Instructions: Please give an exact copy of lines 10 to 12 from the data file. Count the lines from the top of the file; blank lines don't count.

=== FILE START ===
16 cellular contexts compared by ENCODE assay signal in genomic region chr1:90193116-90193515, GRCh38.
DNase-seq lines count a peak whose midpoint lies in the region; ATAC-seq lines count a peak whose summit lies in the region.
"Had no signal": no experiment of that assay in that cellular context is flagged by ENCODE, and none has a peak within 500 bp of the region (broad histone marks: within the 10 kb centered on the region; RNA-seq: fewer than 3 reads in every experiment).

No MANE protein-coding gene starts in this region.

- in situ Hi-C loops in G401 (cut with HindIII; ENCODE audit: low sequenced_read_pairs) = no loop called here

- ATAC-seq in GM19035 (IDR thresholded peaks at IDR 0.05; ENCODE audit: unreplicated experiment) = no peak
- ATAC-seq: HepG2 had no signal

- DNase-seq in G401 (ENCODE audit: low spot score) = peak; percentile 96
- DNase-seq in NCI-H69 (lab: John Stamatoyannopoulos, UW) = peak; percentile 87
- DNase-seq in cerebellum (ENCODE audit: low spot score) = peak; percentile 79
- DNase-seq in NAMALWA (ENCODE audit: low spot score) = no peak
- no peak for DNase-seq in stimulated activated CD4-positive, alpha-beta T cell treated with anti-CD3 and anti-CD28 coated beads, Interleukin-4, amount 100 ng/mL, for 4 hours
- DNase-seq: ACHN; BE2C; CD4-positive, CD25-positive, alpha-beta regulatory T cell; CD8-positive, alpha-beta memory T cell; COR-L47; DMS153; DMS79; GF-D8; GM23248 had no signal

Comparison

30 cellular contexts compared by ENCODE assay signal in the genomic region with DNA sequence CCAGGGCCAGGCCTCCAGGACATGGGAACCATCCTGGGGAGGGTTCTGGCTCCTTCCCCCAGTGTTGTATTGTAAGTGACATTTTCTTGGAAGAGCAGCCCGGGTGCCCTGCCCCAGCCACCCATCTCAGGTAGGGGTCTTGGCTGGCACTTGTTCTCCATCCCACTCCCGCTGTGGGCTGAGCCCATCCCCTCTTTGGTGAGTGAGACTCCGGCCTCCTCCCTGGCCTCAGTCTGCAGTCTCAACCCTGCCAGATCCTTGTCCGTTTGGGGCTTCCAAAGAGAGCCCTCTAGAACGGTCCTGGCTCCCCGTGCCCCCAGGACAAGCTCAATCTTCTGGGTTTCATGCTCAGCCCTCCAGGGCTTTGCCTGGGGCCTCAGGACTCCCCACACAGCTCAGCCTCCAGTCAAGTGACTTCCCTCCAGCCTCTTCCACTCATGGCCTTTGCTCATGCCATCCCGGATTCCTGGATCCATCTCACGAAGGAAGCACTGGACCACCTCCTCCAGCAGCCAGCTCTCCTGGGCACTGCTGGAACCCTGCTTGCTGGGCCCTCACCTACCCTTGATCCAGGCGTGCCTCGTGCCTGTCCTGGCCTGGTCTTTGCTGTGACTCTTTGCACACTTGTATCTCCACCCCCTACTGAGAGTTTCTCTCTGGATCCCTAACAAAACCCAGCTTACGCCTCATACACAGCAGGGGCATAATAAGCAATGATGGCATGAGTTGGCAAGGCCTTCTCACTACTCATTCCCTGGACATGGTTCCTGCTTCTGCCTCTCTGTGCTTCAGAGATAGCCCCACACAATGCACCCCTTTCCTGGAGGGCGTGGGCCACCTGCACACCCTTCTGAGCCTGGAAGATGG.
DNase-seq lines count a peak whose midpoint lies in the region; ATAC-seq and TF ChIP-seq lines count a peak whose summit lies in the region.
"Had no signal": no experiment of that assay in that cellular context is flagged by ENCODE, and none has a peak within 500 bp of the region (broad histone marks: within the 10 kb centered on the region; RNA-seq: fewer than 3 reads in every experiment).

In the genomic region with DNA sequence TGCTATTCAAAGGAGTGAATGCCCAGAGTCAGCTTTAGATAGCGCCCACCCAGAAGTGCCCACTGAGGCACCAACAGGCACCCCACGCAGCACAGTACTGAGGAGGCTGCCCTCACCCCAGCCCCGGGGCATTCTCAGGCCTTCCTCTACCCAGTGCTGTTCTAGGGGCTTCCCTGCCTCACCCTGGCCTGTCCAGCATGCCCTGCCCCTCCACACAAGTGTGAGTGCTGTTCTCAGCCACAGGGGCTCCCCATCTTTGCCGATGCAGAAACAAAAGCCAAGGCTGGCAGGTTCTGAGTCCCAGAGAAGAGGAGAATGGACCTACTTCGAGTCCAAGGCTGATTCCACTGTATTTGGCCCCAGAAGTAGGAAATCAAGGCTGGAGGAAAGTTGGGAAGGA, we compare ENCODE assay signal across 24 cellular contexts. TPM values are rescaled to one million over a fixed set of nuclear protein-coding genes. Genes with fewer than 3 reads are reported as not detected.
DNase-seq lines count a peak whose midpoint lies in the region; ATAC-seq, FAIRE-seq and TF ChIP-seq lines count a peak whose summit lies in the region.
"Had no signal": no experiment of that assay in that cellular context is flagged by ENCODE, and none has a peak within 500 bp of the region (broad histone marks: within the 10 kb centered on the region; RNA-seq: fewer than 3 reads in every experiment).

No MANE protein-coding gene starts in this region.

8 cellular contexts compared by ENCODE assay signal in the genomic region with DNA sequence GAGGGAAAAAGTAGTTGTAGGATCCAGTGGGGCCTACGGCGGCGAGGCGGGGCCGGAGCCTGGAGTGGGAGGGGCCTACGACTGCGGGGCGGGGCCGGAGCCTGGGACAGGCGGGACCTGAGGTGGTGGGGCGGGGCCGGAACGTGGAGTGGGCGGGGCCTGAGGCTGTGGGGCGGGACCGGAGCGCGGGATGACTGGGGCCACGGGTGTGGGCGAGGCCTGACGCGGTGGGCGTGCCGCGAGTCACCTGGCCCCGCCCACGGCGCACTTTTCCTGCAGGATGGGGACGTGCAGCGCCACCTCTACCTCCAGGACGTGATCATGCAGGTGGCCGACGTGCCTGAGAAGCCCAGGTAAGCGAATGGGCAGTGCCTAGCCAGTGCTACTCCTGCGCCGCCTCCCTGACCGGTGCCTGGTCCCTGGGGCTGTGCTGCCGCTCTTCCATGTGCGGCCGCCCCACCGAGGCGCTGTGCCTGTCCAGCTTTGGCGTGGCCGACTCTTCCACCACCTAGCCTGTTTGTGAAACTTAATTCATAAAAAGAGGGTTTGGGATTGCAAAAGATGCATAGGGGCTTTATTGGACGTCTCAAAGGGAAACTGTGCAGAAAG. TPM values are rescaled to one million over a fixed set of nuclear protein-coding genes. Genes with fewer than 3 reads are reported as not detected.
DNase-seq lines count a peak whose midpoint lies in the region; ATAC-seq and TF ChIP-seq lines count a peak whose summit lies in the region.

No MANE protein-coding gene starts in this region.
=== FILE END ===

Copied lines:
- DNase-seq in cerebellum (ENCODE audit: low spot score) = peak; percentile 79
- DNase-seq in NAMALWA (ENCODE audit: low spot score) = no peak
- no peak for DNase-seq in stimulated activated CD4-positive, alpha-beta T cell treated with anti-CD3 and anti-CD28 coated beads, Interleukin-4, amount 100 ng/mL, for 4 hours